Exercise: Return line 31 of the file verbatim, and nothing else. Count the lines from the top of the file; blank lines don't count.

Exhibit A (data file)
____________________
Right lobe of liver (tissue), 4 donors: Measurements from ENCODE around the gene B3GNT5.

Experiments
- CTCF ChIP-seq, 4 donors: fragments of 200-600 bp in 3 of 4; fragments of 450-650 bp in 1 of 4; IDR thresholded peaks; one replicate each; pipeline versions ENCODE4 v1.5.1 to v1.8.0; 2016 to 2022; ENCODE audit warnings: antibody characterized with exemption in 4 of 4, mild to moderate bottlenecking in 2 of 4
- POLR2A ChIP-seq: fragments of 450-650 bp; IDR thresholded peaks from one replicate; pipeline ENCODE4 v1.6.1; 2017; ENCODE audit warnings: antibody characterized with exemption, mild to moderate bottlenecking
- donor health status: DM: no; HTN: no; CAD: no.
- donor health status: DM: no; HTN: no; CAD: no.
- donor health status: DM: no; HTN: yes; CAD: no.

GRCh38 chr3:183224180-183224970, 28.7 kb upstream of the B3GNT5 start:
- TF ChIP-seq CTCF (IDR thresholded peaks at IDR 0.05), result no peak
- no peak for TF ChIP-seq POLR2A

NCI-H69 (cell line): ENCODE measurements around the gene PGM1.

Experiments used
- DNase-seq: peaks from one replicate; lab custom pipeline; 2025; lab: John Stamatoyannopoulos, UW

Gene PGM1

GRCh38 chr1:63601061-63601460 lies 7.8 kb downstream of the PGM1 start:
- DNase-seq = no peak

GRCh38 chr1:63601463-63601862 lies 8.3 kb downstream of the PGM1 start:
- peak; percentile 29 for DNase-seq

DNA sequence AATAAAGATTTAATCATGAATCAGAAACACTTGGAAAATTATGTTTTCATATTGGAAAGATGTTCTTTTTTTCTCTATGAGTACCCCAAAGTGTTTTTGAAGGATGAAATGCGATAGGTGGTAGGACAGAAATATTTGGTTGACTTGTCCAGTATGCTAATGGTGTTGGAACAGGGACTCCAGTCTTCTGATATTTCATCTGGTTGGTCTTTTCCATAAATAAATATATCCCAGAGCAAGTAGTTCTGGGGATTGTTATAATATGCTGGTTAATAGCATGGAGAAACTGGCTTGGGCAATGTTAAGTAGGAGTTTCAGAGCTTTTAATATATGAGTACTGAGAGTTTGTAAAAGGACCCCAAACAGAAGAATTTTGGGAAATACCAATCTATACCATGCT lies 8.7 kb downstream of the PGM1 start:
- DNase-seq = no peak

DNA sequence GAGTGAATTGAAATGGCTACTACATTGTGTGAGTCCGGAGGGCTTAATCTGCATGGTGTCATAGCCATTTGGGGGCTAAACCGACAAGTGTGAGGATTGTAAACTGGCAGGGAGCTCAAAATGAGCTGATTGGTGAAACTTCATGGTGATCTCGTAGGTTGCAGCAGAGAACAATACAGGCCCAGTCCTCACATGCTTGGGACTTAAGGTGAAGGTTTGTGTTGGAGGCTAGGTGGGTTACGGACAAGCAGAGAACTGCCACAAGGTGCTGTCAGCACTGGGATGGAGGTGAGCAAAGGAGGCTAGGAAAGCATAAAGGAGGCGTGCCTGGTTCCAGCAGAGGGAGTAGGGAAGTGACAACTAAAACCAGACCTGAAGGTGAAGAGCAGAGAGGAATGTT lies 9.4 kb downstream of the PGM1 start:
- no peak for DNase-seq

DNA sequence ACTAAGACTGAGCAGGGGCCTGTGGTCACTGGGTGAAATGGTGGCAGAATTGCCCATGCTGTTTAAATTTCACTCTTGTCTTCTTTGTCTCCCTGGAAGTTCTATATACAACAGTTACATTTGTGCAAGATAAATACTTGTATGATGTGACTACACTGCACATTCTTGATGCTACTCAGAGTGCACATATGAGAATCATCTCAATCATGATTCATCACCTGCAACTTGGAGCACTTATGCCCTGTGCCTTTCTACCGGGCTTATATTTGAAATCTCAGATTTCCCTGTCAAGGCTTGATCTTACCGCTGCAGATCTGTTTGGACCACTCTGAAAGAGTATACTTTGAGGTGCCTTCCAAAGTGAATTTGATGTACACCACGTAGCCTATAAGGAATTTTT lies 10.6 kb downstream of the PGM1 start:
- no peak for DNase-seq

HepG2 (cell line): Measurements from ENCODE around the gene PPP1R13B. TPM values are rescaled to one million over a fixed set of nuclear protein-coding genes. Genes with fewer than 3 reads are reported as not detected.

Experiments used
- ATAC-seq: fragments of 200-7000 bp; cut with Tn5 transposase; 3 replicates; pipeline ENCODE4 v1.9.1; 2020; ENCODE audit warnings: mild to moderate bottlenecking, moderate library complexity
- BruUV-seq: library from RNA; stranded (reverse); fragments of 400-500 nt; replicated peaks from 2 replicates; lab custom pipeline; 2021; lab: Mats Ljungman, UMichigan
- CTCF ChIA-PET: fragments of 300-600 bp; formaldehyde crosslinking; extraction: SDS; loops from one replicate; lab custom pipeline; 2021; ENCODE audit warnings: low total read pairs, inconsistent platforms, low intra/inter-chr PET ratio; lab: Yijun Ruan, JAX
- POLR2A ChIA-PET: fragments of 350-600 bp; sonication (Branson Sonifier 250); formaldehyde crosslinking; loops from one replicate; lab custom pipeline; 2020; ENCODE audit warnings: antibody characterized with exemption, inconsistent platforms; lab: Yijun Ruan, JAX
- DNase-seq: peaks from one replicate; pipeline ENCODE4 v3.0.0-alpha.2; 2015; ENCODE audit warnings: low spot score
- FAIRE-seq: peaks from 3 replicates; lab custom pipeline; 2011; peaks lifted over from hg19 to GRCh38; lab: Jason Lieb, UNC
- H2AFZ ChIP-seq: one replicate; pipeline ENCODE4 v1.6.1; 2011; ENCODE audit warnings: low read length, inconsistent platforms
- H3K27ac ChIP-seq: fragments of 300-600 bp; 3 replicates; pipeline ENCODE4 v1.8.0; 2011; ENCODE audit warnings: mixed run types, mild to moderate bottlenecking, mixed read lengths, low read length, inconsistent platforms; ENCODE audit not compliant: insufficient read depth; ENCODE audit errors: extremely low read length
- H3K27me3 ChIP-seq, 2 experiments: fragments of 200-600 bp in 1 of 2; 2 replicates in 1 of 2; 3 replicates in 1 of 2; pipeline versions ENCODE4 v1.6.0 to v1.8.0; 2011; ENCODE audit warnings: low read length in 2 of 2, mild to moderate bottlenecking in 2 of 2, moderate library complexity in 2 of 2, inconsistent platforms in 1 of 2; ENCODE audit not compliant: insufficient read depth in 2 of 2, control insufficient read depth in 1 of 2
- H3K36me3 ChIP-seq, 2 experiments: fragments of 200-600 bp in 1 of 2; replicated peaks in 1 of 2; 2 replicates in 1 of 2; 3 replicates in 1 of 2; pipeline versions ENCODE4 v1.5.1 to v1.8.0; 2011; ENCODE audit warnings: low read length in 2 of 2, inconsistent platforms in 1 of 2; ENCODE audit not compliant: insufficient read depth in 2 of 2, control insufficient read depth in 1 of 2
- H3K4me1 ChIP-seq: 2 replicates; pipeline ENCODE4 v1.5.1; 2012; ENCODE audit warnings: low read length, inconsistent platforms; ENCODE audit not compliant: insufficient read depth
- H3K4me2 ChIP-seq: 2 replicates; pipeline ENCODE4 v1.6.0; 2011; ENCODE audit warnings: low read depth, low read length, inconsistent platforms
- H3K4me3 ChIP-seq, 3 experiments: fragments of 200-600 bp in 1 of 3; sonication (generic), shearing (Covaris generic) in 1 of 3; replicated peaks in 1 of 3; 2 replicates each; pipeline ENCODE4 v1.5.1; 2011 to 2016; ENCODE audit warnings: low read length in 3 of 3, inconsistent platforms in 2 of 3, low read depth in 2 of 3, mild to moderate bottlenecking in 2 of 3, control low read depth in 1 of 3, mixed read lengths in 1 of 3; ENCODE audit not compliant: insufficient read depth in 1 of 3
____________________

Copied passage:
- DNase-seq: peaks from one replicate; pipeline ENCODE4 v3.0.0-alpha.2; 2015; ENCODE audit warnings: low spot score